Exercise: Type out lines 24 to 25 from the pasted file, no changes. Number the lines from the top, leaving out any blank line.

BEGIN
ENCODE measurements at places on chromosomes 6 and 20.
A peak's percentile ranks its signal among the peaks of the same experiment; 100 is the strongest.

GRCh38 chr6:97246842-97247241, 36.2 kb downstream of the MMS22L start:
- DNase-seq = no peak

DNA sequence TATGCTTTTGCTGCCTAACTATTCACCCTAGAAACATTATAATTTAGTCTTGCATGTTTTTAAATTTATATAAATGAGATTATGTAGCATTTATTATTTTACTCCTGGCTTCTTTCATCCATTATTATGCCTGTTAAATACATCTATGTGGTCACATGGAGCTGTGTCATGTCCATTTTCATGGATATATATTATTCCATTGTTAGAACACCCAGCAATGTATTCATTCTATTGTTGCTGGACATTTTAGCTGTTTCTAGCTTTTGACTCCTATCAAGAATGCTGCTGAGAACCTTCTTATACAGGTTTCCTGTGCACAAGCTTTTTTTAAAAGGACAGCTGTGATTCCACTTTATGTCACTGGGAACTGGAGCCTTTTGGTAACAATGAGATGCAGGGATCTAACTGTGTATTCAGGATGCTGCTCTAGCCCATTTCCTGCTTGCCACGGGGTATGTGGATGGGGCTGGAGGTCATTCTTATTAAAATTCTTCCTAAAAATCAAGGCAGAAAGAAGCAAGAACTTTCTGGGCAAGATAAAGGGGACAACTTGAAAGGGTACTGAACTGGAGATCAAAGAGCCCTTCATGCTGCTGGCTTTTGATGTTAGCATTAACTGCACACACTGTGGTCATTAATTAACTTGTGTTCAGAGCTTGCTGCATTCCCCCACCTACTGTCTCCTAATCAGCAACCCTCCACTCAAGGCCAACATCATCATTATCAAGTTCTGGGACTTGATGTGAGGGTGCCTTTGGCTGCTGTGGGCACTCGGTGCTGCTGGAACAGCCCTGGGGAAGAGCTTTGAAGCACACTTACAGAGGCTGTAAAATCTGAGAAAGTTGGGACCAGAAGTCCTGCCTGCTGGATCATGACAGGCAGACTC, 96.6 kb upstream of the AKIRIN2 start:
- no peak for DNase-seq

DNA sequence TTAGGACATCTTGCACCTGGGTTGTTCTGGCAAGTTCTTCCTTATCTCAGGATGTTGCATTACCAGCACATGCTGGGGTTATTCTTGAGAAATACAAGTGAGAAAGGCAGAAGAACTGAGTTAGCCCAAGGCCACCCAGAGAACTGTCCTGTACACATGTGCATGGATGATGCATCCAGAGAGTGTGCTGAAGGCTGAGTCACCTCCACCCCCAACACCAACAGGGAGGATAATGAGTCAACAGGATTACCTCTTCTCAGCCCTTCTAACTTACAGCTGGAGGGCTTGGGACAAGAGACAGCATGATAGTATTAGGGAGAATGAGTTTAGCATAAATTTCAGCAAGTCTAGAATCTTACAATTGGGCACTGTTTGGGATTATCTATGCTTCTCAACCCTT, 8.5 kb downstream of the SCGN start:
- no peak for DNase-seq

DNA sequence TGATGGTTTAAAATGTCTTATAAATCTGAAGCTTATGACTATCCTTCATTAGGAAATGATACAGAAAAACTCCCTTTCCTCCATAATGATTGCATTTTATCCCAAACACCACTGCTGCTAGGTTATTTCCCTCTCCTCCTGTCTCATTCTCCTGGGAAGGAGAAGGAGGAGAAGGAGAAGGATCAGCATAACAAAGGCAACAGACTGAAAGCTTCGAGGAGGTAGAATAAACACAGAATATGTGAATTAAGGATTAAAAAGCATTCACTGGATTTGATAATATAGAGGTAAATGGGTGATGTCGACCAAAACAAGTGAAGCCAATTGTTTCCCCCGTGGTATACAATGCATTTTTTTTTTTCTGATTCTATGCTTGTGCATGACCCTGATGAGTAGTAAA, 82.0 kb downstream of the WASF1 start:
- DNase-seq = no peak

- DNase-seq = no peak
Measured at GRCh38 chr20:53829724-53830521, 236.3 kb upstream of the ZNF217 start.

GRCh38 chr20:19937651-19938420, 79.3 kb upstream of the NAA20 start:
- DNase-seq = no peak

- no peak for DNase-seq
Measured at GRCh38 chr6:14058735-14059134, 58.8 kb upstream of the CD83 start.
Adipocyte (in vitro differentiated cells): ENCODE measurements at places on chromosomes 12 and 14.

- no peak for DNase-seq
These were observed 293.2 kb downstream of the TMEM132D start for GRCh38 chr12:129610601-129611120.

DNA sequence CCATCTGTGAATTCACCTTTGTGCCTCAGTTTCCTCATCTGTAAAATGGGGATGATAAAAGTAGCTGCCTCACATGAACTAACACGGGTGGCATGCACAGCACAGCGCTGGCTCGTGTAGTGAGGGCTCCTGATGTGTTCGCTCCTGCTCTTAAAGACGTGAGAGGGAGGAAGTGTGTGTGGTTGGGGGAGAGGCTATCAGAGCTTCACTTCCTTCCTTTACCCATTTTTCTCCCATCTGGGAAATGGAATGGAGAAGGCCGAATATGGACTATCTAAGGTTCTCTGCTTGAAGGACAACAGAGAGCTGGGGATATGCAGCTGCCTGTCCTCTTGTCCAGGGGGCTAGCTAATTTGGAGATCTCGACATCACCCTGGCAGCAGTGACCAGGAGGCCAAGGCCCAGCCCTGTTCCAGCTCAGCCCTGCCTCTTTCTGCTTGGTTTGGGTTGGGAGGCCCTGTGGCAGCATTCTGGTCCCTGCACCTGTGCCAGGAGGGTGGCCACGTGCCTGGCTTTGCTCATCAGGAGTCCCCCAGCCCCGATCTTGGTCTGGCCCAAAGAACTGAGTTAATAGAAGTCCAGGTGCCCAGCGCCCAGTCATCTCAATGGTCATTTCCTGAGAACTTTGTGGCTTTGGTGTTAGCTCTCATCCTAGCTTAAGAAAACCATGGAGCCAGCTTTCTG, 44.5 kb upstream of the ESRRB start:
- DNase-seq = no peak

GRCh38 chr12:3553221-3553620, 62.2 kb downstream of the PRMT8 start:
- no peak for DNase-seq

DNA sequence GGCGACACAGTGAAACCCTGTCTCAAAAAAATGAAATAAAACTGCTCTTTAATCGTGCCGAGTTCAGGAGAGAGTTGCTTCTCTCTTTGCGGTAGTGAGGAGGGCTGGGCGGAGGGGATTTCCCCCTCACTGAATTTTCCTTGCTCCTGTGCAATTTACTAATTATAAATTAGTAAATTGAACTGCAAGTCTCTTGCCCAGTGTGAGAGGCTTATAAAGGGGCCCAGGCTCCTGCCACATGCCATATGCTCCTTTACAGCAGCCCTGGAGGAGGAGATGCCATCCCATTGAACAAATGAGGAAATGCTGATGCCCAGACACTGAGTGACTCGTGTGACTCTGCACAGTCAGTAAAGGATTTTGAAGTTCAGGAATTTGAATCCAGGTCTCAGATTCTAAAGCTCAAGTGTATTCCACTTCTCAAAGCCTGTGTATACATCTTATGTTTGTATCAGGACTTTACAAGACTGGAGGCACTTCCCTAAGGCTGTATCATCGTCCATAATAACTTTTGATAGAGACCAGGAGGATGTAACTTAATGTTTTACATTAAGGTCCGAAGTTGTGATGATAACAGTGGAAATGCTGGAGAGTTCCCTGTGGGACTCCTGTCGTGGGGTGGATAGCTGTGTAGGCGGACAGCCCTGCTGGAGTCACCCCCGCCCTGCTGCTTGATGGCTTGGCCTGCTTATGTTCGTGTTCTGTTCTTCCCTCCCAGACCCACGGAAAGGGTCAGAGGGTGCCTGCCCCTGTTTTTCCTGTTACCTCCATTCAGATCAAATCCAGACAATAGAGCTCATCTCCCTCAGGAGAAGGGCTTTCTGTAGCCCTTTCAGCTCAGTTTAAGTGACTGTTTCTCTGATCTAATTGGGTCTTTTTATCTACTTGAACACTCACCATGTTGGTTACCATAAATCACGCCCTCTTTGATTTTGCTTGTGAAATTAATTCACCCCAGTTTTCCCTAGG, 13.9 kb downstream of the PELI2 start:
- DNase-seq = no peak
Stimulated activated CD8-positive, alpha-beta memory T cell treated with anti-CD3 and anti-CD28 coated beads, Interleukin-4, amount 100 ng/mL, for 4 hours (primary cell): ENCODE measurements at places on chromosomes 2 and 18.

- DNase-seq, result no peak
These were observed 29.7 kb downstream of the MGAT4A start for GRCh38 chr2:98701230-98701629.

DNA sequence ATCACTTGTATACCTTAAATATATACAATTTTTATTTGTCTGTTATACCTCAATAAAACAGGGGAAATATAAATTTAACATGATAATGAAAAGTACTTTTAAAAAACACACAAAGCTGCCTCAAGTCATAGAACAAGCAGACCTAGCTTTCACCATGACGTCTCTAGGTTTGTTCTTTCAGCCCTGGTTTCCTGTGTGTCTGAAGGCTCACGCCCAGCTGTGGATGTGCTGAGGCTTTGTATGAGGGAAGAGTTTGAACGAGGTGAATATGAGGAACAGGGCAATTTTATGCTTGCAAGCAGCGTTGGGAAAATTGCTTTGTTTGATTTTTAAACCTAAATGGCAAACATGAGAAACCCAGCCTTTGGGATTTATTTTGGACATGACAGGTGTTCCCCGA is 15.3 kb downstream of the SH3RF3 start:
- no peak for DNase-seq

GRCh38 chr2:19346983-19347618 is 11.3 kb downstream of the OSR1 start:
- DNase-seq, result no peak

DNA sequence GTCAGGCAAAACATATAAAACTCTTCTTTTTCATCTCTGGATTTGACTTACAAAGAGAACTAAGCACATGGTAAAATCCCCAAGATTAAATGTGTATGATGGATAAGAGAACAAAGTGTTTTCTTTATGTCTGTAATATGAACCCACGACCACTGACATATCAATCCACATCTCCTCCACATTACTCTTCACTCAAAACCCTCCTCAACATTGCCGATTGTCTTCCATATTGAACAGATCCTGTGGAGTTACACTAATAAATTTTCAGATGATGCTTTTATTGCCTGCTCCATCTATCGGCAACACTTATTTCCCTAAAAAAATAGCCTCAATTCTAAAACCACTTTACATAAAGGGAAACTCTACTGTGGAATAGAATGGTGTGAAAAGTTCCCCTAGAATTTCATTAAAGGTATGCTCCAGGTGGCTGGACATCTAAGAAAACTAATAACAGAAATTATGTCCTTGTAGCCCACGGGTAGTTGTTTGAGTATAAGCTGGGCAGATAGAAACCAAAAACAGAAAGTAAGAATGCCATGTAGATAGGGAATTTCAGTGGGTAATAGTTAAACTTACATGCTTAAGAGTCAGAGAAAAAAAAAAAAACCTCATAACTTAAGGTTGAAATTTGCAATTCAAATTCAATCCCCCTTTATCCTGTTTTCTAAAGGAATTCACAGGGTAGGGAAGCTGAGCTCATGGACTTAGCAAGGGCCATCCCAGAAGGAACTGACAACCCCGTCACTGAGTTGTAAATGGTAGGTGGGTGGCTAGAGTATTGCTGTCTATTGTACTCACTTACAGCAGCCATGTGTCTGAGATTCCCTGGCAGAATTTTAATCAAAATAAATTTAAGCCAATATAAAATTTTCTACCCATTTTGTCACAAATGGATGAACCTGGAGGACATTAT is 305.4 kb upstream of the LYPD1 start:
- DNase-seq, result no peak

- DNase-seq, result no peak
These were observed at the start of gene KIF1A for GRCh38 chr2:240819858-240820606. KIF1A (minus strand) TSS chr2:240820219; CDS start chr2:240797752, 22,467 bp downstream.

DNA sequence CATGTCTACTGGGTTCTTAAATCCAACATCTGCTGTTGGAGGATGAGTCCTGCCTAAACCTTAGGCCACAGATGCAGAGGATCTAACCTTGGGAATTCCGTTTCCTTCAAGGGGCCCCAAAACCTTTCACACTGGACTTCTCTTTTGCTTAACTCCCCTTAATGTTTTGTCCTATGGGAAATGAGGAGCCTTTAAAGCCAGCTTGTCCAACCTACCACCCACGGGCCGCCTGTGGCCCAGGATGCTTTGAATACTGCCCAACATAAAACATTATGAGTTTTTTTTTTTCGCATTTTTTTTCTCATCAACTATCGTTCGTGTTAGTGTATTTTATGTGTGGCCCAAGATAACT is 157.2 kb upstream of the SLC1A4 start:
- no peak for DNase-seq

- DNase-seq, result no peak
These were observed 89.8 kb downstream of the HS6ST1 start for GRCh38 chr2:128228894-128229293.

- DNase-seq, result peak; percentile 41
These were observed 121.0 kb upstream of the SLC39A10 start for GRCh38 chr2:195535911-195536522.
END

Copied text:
DNA sequence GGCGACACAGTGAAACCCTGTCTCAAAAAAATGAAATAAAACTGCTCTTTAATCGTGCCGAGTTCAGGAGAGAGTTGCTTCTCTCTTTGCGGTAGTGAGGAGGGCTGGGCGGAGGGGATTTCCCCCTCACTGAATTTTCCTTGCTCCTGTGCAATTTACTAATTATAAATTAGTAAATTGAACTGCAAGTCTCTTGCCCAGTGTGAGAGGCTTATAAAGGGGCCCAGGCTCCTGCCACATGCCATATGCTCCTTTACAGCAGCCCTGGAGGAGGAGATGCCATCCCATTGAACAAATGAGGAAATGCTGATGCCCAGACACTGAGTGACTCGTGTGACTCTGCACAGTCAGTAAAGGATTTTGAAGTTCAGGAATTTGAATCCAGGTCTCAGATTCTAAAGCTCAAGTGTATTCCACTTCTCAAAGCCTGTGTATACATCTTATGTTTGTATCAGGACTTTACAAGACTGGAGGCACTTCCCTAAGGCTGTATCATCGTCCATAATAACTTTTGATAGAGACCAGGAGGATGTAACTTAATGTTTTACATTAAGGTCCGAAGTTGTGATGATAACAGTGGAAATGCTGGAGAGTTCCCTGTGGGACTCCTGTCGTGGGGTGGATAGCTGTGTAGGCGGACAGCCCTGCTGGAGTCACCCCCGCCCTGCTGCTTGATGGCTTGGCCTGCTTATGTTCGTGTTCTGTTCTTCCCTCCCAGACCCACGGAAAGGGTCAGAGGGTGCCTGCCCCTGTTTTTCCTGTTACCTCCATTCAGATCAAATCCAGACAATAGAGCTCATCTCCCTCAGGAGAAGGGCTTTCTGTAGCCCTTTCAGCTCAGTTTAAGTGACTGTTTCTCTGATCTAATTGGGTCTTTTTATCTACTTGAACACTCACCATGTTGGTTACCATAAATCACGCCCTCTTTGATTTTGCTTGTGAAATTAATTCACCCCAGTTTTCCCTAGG, 13.9 kb downstream of the PELI2 start:
- DNase-seq = no peak